Friday, 24 September, 2021
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AUGUST – the Month of Trail of Tears in Bangladesh

Anwar A. Khan

The month of August depresses me frightfully. I don't even feel like talking. And when I don’t talk, that's a sure sign of being stagnant, standing still and without current or circulation. I am more depressed in August than at any of the other eleven months in the year. Something very bad happened to our country in the August of 1975 that brings up memories every time the cycle appears each year. August is certainly depressing for us because we lost Bangabandhu Sheikh Mujibur Rahman, the Father of our Nation, in this month.

The month of August turns into a griddle where the days just seethe with deep anger or resentment. I didn't know whose life would be blighted, but these aureate days were few. They wouldn't have much time together. August is the only month the name of which is an adjective. But is August venerable for us? There is nothing majestic or revered about it. It is sultry or asphyxiating and fainéant.

Historically, August is the deadliest month in Bangladesh’s history. It is the messenger of misery, a hollow actor. Every year, it seems as if August lashes out in volcanic fury, rising with the din of morning traffic, its great metallic wings smashing against the ground, heating the air with ever-increasing intensity. This is the month of August. It is hot, steamy and wet. But the airs that hover in the sky were all asleep on that night of August 15, 1975.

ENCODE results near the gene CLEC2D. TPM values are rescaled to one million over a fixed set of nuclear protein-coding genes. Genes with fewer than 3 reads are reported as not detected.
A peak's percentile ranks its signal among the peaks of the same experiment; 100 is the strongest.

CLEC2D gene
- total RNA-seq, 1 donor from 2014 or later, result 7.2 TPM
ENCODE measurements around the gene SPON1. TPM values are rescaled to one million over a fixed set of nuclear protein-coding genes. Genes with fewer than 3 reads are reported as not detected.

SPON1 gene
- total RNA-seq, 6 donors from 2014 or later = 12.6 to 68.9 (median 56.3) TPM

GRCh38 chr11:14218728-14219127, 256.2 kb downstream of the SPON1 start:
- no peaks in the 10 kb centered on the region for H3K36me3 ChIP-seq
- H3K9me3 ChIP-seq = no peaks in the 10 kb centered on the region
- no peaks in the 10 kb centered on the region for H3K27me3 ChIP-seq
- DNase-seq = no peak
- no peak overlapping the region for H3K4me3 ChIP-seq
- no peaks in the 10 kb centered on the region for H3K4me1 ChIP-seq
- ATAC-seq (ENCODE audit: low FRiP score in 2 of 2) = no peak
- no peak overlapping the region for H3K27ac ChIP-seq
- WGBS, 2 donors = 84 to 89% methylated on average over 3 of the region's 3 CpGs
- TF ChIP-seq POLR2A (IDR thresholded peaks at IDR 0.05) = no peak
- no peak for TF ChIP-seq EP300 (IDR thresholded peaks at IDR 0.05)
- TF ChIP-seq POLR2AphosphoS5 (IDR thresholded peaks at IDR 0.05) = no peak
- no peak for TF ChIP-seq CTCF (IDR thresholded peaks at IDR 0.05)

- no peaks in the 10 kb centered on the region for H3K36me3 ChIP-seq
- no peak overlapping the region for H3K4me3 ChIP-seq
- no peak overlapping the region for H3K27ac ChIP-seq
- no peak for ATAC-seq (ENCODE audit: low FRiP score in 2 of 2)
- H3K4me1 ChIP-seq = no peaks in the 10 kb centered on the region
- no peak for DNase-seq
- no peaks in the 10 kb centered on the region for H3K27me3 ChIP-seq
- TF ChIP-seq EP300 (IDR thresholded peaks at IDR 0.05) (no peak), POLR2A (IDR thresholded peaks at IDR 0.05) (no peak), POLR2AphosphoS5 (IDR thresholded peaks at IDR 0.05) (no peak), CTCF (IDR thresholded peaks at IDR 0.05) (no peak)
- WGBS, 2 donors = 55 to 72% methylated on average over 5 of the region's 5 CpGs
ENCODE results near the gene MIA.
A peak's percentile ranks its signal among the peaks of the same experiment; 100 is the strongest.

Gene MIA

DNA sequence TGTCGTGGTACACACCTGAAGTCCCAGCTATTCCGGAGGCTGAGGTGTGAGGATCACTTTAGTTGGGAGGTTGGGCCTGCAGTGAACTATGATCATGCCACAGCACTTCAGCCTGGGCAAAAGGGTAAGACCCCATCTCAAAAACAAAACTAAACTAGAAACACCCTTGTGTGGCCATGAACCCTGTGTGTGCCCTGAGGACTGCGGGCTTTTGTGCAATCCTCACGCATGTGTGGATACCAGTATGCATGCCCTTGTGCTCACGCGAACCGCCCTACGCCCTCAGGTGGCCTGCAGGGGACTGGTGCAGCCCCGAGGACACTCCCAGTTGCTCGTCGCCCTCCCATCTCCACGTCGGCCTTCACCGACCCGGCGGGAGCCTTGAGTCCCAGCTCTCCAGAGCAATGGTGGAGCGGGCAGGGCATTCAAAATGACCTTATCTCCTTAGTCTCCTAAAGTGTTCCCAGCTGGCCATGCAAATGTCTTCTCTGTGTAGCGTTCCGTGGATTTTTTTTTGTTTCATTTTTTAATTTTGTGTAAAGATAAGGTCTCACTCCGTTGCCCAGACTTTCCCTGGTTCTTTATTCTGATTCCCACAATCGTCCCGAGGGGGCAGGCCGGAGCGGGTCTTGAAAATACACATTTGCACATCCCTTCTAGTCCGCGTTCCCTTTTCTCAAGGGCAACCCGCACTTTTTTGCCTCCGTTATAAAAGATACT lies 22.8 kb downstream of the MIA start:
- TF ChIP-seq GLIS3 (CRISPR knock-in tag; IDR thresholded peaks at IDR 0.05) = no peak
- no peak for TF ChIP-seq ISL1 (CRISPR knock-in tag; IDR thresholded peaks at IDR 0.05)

As the days went on, the thought of some evils-doers started weighing heavily upon my frame. Those, coupled with the oppressive heat and humidity of my country, only seem to heighten the misery. I am pitiful to have an opportunity to speak on August 15. I thought much about it myself, and I was faced with the shock, and undeniable truth of our nation’s founding father’s brutal murder. I don't think anyone really thinks about tragedy until they are actually faced with shocking news or until a horrible thing happens and everything changes.

I was then a senior student of Dhaka University and lived at Sergeant Zahurul Haque Hall, when I heard Bangabandhu Sheikh Mujib who spoke for his people, was lying motionless on the floor of his own house with bullets by some brute military men. He was the greatest among the millions of martyrs and freedom fighters who sacrificed everything for the country’s independence, welfare and progress. This was the biggest tragedy that the Nation faced after we achieved our hard-earned independence under his leadership. Thus this tragedy occurred and we came to know that the well-built, tall man was felled on the ground.

The news of his assassination spread like wildfire. We remained dumb-founded. Slowly, they signified that Mujib was dead. This was the worst and saddest happening in our life. I wept. Many people wept. There was darkness everywhere. That darkest night was not allowed to be published by those cruel goons. That day was the saddest day of my life, it was like the end of everything for me and it really broke my heart and spirit to live.